What is it?
In his ‘Mark Lawson talks to…’ interview Mark Gatiss identified Clone, along with Sex Lives of the Potato Men, as both an example of a project he had been involved with that had flopped and an unhappy working experience. It ran for one series of six episodes on BBC Three at the end of 2008.
The set-up is as follows. Top secret military research scientist Victor Blenkinsop (Jonathan Pryce) has artificially bred a soldier, designed to be the perfect tool for military operations; unfortunately, when the clone (Stuart McLoughlin) emerges from the tank he proves to be clumsy, childlike and totally lacking any sort of aggressive instinct. Victor goes on the run from Colonel Black (Gatiss) of MI7, knowing that he and Clone risk being executed to save the military’s blushes. They end up in an obscure English village, lodging at a pub run by inexplicable twenty-something maths prodigy Rose (Fiona Glascott). The series takes place in the village, as Victor, Clone and Rose attempt to rub along together, while Victor tries to keep his identity secret from Rose, keep his location secret from Colonel Black, and find a way of unlocking the clone’s potential to save both their lives.
Why was it good?
Despite its sci-fi trappings, Clone was actually an odd couple, fish-out-of-water comedy, with Victor railing at being stuck in an unsophisticated backwater and lumbered with raising Clone, effectively a child in an adult’s body. Much of the humour is deeply silly, and arises both from Clone’s childlike misunderstandings of the world around him, and Victor’s too-clever-by-half gambits to get out of his predicament.
Such very silly humour will always rely on the performers to sell it, and the cast of Clone do so with style. Pryce is convincingly scathing and nasty, but also fallible, as Victor; Stuart McLoughlin gives a charming and loose-limbed performance as Clone; Fiona Glascott is immensely likeable as the sassy but somehow still vulnerable Rose; and Gatiss, despite his later disdain for the project, offers a gloriously swivel-eyed, scenery-chewing turn as Black.
Why is it underrated?
There can be little doubt that Clone was badly received; indeed, it attracted some of the most vicious reviews of any programme I’ve ever seen, and quickly came to be regarded as a byword for failure.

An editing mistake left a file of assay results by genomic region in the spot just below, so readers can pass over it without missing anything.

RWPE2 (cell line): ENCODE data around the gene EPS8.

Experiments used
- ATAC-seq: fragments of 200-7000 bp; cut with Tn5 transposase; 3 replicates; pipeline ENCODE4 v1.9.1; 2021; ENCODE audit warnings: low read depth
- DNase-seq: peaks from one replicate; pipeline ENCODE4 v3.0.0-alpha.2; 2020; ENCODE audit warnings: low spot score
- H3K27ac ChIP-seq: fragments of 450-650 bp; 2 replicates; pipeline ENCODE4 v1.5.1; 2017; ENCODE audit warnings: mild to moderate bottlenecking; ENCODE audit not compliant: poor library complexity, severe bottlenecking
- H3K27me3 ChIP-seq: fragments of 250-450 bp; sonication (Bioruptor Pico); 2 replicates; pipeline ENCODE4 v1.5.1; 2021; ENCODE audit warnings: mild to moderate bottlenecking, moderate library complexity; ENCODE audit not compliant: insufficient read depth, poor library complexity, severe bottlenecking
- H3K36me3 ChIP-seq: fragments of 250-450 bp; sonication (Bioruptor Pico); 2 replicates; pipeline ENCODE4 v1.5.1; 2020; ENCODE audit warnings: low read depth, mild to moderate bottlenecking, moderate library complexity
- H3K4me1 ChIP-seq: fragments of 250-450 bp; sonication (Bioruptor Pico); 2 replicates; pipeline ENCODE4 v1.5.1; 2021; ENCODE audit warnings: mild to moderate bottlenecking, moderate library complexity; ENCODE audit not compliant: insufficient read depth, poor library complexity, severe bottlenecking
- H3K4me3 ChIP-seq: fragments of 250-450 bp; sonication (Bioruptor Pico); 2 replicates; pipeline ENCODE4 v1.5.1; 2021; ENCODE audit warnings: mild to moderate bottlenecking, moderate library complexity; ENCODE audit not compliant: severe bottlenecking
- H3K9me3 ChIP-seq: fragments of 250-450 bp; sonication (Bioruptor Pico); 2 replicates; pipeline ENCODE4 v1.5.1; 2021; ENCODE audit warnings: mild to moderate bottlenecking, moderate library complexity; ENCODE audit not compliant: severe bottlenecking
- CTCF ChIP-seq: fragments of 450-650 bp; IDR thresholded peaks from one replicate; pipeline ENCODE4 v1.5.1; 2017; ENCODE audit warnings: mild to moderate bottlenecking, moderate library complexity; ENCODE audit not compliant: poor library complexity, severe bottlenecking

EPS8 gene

It is perhaps an example of a show that doesn’t fulfil its contract with the audience. Superficially Clone looked like it would be some sort of sci-fi comedy, perhaps more like Red Dwarf than anything else; the screwball whimsy it delivered, albeit deft and endearing, was really very different, so it’s perhaps unsurprising it failed to find an audience.
I do wonder if it might have done better if it had started with its second episode, and not opened so heavily with its unrepresentative sci-fi setup. Ultimately, the sci-fi angle was very silly and cartoonish; the three-way relationship between Clone, Victor and Rose was the centrepiece of the show, and the scenes cutting away to Mark Gatiss’s character overseeing the search for Victor with OTT menace did sometimes seem rather like side-steps into another (no less silly, but somewhat less charming) show.
All of this gave anyone who wanted it the sticks with which to beat a BBC Three, multi-camera, laugh-tracked sitcom. But ultimately it still makes me laugh, and achieves that highly desirable goal for any television show of creating a distinctive world that I want to re-visit. Its final episode left things in a place for a second series that I’d certainly have been interested to watch.
Can I watch it?
Clone appears not to have been shown on the BBC since its original run, and is presumably unlikely to turn up on Dave or similar. It also seems to be unavailable on DVD at present, if it ever was – the limited retail listings visible online suggest its release might have been cancelled entirely after it flopped so badly on TV. Extensive clips have been put online unofficially – no doubt you know where to look.